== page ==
Creating mutually exclusive generics, or Excluding specific types from a Generic Parameter

So, I have been building a little library as a coding exercise, and decided to maybe create a "Pair" type.

By Pair, in this context, I mean a pair of numbers, like 2D vectors and 2D coordinates.

To encompass these two possibilities I decided to create a couple marker structs, both implementing a marker trait PairKind to differentiate the implementations of addition and subtraction of Coordinates vs Vectors.

For example, a Pair<Coordinate> plus a Pair<Vector> would return a Pair<Coordinate>,
a Pair<Coordinate> subtracted from another Pair<Coordinate> would return a Pair<Vector>, etc.

As part of all my implementations, I thought it would be a good idea to implement conversions between these kinds of pairs, in case I need to reinterpret between these kinds of pairs.

A prototype of this code would be the following:
impl<T: PairKind, U: PairKind> From<Pair<U>> for Pair<T> { .... }

Now, this implementation would work perfectly in theory, given there wasn't already an impl<T> From<T> for T in the standard library. These implementations do indeed overlap.

Now, given I don't control the standard library, I cannot turn the standard library's implementation into a specialization of my implementation, or in other words, make my implementation a generalization of the standard library's. (AFAIK)

Thus an Idea was born in my head. What If I could force T and U not to be the same?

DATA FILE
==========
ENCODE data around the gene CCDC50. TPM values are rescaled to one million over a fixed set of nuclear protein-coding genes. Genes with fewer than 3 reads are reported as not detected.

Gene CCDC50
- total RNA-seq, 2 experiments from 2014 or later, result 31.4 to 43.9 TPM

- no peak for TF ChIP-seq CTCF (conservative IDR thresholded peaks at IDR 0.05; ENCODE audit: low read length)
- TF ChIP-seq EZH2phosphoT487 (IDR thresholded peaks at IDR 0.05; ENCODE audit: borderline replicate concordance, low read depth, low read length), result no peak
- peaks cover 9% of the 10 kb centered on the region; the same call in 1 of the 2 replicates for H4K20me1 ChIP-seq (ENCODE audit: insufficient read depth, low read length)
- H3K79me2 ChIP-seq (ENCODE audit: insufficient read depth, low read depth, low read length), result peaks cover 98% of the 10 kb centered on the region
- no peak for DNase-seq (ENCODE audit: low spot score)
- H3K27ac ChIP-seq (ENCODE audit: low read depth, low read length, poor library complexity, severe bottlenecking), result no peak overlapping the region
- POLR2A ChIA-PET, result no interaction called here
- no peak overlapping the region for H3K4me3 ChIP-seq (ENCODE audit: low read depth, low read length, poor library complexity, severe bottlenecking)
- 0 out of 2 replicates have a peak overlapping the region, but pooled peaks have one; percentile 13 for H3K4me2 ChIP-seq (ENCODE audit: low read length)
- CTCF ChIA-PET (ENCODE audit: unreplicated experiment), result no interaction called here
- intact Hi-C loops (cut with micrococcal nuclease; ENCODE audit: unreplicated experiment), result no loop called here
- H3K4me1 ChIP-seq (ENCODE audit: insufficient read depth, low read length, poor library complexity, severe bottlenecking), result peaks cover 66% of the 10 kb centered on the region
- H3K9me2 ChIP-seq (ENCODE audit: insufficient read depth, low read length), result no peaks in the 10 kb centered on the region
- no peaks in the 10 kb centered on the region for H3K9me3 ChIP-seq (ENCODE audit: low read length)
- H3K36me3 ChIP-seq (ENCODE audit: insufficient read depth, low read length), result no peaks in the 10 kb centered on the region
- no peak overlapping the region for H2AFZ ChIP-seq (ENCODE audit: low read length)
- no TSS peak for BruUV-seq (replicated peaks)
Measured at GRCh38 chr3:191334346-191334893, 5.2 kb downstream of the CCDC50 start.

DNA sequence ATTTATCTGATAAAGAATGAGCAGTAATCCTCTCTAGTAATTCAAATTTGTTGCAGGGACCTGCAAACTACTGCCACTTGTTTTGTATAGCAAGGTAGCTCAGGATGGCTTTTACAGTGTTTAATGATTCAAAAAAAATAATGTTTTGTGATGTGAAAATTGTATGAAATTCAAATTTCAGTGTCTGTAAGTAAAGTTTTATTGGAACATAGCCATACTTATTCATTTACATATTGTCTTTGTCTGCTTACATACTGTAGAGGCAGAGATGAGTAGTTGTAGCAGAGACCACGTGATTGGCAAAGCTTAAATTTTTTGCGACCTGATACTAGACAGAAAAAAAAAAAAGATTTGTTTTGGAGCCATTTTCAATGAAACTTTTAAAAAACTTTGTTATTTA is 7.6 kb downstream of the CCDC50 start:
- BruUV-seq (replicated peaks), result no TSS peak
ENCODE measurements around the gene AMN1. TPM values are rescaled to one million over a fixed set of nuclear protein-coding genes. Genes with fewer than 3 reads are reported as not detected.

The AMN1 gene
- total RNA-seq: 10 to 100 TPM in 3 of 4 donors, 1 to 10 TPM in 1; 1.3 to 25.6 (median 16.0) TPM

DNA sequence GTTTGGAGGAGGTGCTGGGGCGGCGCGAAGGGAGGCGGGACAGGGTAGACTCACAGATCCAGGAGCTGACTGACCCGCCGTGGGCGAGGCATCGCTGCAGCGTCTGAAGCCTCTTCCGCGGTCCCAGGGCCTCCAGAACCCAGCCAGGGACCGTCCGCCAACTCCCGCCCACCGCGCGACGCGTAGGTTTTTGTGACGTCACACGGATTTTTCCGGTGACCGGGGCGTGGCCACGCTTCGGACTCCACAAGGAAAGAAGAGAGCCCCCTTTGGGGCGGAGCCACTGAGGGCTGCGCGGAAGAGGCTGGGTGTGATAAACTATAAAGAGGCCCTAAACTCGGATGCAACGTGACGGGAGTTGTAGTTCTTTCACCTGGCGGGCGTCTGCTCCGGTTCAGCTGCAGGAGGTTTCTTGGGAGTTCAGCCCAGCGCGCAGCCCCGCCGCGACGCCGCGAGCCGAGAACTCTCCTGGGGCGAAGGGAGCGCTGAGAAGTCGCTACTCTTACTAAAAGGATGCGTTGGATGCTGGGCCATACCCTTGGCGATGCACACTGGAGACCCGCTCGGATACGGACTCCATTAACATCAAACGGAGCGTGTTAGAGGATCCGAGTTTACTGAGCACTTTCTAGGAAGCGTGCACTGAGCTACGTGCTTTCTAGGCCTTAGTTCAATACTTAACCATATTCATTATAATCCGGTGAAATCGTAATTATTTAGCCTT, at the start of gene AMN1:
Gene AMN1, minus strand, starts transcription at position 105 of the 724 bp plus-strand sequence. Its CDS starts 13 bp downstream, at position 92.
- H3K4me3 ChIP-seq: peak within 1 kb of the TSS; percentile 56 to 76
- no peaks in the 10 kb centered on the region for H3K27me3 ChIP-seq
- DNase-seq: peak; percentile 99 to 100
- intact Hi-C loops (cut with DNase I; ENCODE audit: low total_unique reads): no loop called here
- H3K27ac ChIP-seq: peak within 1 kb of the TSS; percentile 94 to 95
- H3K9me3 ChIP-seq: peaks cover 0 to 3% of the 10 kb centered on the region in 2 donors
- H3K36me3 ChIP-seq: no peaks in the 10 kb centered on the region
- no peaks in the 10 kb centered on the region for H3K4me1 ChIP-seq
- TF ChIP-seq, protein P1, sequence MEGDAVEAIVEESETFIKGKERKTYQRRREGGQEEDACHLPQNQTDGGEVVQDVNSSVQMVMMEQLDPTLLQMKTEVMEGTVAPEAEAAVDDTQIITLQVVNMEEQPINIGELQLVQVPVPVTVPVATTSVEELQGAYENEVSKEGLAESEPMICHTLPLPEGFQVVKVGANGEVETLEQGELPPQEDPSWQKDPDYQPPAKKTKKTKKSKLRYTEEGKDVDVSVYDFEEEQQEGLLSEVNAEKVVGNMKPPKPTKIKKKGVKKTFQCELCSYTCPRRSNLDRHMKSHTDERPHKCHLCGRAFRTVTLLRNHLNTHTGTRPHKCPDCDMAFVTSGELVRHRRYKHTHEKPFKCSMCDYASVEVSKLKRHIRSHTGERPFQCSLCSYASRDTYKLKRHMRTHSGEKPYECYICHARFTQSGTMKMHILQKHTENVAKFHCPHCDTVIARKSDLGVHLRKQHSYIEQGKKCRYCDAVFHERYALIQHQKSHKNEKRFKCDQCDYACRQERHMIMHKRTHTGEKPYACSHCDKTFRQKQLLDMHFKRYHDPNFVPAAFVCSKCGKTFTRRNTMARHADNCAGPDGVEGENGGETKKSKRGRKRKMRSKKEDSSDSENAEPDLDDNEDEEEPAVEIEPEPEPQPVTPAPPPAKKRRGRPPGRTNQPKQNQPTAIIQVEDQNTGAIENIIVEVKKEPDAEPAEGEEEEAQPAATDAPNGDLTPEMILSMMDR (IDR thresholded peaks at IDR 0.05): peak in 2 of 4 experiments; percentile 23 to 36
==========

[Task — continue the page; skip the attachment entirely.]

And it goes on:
An implementation as such would not overlap with the existing impl:
impl<T: PairKind, U: PairKind> From<Pair<U>> for Pair<T> where T != U { .... }

One specific way of looking at this idea is creating mutually exclusive generic parameters, where T and U cannot be resolved to the same type.

Another more general way of looking at it is being able to exclude specific types in a generic bound, which in this specific case means excluding whatever type U happens to be, from the generic T.

I have attempted replicating this second idea by creating a "Is" trait, which would only be implemented for "Self == T" and not for any other type.

However, on creating this short snippet of code, which doesn't even encompass the whole idea, using #![feature(negative_impls)], the compiler told me that I couldn't implement both Is<T> and !Is<T> for T, which is not what I was doing at all...

trait Is<T> {}
impl<T> Is<T> for T {}
impl<T,U> !Is<U> for T where U: !Is<T> {}

AFAIK this idea is not negative impls alone, not negative trait bounds alone, nor specialization, nor dependent types.

Am I missing something here?
Has anyone suggested this idea before?
Is this potentially a new (somewhat useless) language feature?

Appreciate any pointers that could get me on my way to figuring this out.

How about introducing your own IntoPair<T> trait that gets implemented for each Pair<U>? You won't be using Into, but at least it'll give you a common way to convert between these pairs.

That's probably what I'll end up using for convenience's sake (or just an intrinsic method), but I imagine this could be occasionally useful in other contexts. I just wondered if any RFC described something similar.

That would be specialization, which has been plagued with soundness issues. The work is still very active, but I wouldn't expect it any time soon.